The Summer of Gaming is starting to come to a close as we get closer and closer to the start of August, but even though it’s ending we might end up seeing a new beginning in a new style of gaming event. Apparently, triple-A game publisher shows are better online.
The data comes from the data analysis firm SuperData, which did an analysis on the change in viewership considering how E3 is often the big gaming event of the year that millions of people would tune into to see video games coming out in the next few years.
E3 2020 was cancelled this year on account of the coronavirus, leaving publishers to have to stream their own press events live online. This has, surprisingly, worked in their favor, as viewership for the events is up compared to E3 2019’s viewership.
For instance, the Playstation 5’s reveal had over 500,000 more viewers than the Xbox E3 2019 briefing watching the stream at any given minute. Ubisoft Forward had 250,000 more minute by minute viewers than their own E3 2019 showing as well.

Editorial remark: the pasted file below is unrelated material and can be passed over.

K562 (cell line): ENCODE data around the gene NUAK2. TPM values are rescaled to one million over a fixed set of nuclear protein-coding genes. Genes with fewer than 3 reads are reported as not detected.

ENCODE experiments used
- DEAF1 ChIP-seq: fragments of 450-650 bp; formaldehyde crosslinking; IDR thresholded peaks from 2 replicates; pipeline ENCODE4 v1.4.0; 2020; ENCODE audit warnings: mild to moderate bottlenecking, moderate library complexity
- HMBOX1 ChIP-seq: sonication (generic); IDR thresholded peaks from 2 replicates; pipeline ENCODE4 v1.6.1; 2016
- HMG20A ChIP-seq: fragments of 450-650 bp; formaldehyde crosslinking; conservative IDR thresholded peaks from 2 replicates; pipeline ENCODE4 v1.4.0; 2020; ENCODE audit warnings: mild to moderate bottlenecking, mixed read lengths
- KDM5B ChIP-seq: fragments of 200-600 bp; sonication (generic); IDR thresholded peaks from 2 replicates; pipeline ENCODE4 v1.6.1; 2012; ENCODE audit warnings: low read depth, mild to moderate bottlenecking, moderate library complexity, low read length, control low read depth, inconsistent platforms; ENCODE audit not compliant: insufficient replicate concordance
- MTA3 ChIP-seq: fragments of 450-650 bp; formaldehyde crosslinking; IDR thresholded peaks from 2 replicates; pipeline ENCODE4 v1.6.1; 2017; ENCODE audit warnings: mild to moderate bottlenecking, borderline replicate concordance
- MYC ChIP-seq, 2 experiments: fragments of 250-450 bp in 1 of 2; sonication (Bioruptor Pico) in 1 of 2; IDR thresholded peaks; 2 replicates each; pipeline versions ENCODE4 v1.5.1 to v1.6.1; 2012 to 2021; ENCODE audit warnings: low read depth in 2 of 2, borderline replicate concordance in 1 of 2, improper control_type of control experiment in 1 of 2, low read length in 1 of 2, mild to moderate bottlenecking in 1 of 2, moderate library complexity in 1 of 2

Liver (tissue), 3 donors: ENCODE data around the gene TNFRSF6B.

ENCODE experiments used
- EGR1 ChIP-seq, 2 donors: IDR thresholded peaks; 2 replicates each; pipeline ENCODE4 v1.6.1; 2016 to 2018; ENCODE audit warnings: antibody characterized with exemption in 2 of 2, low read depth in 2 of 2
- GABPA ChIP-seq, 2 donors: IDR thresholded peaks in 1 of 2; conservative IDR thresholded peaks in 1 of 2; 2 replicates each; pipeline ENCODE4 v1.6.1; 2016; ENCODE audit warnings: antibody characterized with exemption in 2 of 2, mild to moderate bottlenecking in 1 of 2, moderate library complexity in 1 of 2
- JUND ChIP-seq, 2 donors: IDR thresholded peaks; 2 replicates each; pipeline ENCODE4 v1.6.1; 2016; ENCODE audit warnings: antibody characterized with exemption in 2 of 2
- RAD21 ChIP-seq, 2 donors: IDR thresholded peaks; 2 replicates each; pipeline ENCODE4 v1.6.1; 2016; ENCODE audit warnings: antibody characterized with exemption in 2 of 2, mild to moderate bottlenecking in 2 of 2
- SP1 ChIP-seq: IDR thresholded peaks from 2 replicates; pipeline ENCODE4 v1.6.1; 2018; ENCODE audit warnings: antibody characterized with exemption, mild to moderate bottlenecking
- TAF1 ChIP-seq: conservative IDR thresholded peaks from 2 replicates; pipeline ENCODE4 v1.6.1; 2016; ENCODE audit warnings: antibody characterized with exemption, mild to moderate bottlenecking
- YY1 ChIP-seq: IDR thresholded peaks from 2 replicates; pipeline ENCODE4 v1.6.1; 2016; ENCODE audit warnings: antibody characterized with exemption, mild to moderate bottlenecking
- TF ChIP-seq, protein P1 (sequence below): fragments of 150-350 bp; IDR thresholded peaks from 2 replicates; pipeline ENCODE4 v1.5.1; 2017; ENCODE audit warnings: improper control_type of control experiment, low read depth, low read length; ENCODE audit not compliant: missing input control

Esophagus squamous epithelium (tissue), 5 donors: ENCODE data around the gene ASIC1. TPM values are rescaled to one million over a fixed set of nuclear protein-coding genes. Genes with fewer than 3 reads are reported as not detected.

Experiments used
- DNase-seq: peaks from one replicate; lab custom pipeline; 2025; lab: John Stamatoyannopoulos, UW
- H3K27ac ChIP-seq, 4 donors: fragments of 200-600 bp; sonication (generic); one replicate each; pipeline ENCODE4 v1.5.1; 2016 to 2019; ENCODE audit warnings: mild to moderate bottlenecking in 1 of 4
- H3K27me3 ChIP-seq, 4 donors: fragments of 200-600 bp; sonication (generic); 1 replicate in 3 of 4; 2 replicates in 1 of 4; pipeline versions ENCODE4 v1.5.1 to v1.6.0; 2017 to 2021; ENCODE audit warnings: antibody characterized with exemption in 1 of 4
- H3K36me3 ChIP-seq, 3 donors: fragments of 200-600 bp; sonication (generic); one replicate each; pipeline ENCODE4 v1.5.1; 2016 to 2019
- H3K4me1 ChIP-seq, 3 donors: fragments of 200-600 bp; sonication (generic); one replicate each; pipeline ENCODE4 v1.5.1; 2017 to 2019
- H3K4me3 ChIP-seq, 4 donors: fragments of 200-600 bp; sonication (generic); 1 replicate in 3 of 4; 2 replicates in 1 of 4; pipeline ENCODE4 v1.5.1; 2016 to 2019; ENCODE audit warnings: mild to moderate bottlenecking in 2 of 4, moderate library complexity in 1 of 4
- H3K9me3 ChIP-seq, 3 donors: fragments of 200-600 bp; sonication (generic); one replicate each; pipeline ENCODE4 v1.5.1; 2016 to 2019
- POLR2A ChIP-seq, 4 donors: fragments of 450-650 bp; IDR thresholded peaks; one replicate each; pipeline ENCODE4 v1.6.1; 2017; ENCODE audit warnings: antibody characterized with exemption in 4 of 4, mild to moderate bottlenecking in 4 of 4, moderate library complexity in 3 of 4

There are likely a few reasons for this, likely chief among them being that the vast majority of these presentations, rather than including gimmicks like E3 shows, have been entirely focused on games, showing one trailer after another with little downtime in between.
Of course, there’s also likely many other coronavirus-related reasons for the increase in viewership for the triple-A game publisher shows. Coronavirus lockdowns have struck a large number of people across the globe, leaving them at home with little to do except surf the web, putting them in a prime position to watch the streams.
However, the news about triple-A game publisher shows isn’t all good. The PC Gaming Show this year experienced lower viewership on its livestream this year than it did last year, but that can likely be put down
E3 has been coming under increasing scrutiny and criticism the past few years due to the event becoming less of a press expo and filled with more normal fans, social influencers, and Let’s Players. Before the convention was cancelled, Sony would have been keeping away from the event for the second year in a row.
It’s up to these publishers to decide if they want to start skipping E3 as well in favor of their own livestream conferences that don’t have to compete with others, but the Summer of Gaming has definitely had a big impact on gaming conferences as a whole that we may be seeing continue into the coming years.